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flanker 12/4/2012 | 9:18:37 PM
re: No VOIP for Panama GÇ£IGÇÖm not sure how theyGÇÖre technically accomplishing this,GÇ¥ Frost & Sullivan's Popova says. GÇ£I think that carriers and ISPs in general have a variety of ways of bypassing regulations.GÇ¥

I disagree. It's pretty easy to rip a gateway out of a colo space. The remedies she is talking about are for high school hackers, not companies with profitability targets.







link 12/4/2012 | 9:18:34 PM
re: No VOIP for Panama So does anyone know who has actually implemented VoIP in any big way? I gather from the trade press that there is quite a bit of it in europe and in some large enterprises. I have also heard that there is also a number of the toll bypass players who have also been doing it for a while? Most of the stuff I have seen sounds strictly like a trunking application as opposed to a line side access.

I suspect that the people who have done it believe that they are enjoying a cost advantage and dont't want to advertise it too heavily because the service should be transparent to the end user and what's the point of alerting your competition to your cost advantage.

I speculate that this will likely change as more VoIP gets moved in to the line side and naturally the focus becomes not on lower cost networks but new revenue generating features that become enabled by VoIP. That's the marketing speil I hear anyway.

Any opinions on how important VoIP is to the Cisco's and Junipers? Being relatively small traffic generators, I wonder how much of an opportunity it can be for systems sold on the basis of cost per bit capability. It's hard to figure how VoIP is going to be a killer app for them unless the shift goes from capacity to features.

rfc1633 12/4/2012 | 9:18:34 PM
re: No VOIP for Panama When we talk about VoIP's quality, actually we are not talking about IP. IP itself can't provide any quality guarantee. If we want VoIP have something quality, we must find some right carrier of IP, and rely on this carrier to provide QoS guarantee.

I believe, the guys who support that VoIP have toll quality, will give out a lot of evidences. If we take look insight these evidences, you will find that they are not of IP's, they are all of a lower carrier's, say, MPLS, which is layer2, ATM, which is also layer2, FR,layer2; PPP, etc.(Upper layer, TCP's flow control not fit for real time applications, for on-line tractoin applications, it's ok; then UDP is the only choice, but UDP even have no flow contral. And, you will never expect the immediate node are TCP/UDP awared. Then I say lower layer is the only direction where you find QoS support from)

Then, the question changed to, who is QoS ready for VoIP NOW, MPLS or ATM? who have the capability to provide an end-to-end QoS guarantee, again, NOW, MPLS or ATM? This time, I believe the answer is quite easy, it is ATM. Maybe MPLS will, in the who knows future, provide QoS, but absolutely not now.

Further more, I am doubting about MPLS's QoS. In my opinion, MPLS can only support CoS, not QoS. Remember FEC, what the C stands for? Class!!! That means all packets in same class should belong to same FEC and share one LSP. If somebody implement MPLS QoS, he will break this law. He must assign every single call a seperate end-to-end LSP. Every call in different FEC, this is not MPLS want and can do. And if so, ATM's PVC/SVC is really better than MPLS now and future.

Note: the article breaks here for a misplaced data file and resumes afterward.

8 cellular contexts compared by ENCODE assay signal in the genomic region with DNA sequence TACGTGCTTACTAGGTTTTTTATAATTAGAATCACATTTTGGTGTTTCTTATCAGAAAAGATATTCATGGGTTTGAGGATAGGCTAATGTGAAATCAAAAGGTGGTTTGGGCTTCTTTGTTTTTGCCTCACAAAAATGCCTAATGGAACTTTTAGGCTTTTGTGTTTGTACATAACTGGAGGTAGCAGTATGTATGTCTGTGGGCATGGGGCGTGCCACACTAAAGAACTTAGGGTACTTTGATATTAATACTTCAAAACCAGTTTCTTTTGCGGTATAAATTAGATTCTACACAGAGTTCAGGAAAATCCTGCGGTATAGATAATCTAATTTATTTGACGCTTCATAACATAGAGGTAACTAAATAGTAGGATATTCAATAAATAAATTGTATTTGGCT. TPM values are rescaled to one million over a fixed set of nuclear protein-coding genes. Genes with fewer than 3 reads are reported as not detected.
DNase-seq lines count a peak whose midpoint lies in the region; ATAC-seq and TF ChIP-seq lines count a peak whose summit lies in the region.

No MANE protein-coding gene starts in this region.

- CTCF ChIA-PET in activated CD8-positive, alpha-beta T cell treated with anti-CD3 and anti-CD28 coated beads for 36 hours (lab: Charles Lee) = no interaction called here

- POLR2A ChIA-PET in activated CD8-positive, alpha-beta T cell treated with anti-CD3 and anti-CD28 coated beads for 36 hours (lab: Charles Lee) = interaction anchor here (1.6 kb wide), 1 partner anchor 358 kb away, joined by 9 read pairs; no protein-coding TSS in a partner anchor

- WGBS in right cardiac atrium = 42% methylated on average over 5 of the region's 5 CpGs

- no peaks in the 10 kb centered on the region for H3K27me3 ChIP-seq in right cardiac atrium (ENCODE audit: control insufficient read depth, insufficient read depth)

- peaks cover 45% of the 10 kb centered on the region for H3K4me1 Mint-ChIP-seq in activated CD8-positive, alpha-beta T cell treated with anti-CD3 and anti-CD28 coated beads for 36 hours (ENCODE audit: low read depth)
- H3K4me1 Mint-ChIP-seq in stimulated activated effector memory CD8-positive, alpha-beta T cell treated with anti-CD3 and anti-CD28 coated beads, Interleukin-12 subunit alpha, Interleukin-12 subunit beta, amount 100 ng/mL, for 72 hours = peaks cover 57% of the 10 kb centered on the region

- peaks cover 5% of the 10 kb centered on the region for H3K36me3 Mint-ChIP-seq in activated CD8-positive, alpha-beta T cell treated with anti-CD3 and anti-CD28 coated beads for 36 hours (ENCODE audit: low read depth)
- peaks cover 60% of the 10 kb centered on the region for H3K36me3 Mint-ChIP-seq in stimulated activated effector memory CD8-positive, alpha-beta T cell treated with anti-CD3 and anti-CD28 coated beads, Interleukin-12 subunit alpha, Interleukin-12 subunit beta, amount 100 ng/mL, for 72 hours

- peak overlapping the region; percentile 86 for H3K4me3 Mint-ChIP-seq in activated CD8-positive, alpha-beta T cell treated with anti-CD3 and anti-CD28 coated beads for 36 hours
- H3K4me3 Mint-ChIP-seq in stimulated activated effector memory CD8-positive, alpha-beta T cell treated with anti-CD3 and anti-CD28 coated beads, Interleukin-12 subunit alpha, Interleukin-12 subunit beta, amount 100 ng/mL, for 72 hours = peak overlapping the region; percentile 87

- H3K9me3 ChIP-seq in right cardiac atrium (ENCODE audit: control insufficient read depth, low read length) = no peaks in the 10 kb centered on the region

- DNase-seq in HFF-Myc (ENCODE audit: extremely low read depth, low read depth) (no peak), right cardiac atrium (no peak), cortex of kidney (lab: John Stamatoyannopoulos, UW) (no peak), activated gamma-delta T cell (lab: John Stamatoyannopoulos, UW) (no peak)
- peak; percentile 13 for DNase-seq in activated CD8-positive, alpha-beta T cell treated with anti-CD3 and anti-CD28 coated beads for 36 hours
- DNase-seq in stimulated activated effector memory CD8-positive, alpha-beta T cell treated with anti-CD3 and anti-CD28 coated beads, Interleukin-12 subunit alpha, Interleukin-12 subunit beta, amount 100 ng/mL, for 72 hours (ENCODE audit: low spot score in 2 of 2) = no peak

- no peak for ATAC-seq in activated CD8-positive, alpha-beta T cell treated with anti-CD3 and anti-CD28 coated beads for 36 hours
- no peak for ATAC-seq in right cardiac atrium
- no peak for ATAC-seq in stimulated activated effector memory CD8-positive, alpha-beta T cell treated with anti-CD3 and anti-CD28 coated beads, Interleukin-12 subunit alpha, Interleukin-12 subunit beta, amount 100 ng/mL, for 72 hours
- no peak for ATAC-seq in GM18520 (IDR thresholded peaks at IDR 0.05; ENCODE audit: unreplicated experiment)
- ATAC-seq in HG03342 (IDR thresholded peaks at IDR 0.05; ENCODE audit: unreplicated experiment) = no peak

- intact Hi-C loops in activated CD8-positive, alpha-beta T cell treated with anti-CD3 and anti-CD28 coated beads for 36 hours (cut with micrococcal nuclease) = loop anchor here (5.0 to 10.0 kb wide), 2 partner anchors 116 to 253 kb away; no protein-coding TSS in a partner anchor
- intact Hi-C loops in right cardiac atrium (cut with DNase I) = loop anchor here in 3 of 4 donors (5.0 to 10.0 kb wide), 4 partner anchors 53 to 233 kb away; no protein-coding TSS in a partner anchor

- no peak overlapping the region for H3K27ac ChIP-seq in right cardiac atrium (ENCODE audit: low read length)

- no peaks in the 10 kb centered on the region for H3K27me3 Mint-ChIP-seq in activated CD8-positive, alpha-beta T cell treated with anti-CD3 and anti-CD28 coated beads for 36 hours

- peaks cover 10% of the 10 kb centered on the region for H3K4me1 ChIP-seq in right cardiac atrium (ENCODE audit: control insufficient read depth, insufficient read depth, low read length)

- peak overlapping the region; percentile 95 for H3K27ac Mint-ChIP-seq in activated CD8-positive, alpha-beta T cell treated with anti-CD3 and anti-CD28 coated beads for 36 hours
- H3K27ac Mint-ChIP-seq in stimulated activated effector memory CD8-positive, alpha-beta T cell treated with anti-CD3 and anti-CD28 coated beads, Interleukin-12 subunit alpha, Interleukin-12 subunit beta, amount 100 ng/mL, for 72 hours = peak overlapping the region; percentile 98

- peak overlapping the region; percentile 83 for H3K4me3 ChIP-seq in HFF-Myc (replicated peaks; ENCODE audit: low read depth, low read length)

Now, it's easy to understand that practical VoIP solutions are all based on ATM backbone; also it's right, that so many people doubting about VoIP's quality, when VoIP running on IP/MPLS network.
link 12/4/2012 | 9:18:33 PM
re: No VOIP for Panama In TDM world, QoS is guaranteed because you only have so many time slots to assign and when you fill up and run out, the n+1 caller gets fast busy - no trunks available.

In ATM or IP or MPLS, we essentially have to have an equivalent or replacement for that fast busy to deny originations. Is this not accomplished by ensuring that at the TDM to packet gateway we can deny the n+1 caller from ingressing into the Traffic engineered ATM/IP/MPLS pipe. Doesn't this provide the true QoS that you speak of regarless of the transport layer?

rfc1633 12/4/2012 | 9:18:33 PM
re: No VOIP for Panama No, Nobody.

The biggest VoIP service I have heard is in China. The former China Telecom provide VoIP service in nation wide. But this service was proved to be not true VoIP later, except the price is same as VoIP's. They just using their legacy PSTN pretend to be VoIP. And, this is the best VoIP service I have ever tried, only because it's not true VoIP, it is just PSTN. What other SP's VoIP, say China Unicom and JiTong and former CNC? Both Jitong and former CNC bandrupted and let China Telecom pay the bill. China Unicom,eh...focusing on wireless only.

Before there is a way to make it real work, never waste money on VoIP.
rfc1633 12/4/2012 | 9:18:32 PM
re: No VOIP for Panama "In TDM world, QoS is guaranteed because you only have so many time slots to assign and when you fill up and run out, the n+1 caller gets fast busy - no trunks available.

In ATM or IP or MPLS, we essentially have to have an equivalent or replacement for that fast busy to deny originations. Is this not accomplished by ensuring that at the TDM to packet gateway we can deny the n+1 caller from ingressing into the Traffic engineered ATM/IP/MPLS pipe. Doesn't this provide the true QoS that you speak of regarless of the transport layer?"

My Answer:

I think you are talking about Admission Control. Yes, this is one of many key points to support QoS. If we can not deny as your said the n+1 call, every other call will be affected, because lack of BW after the n+1 join in.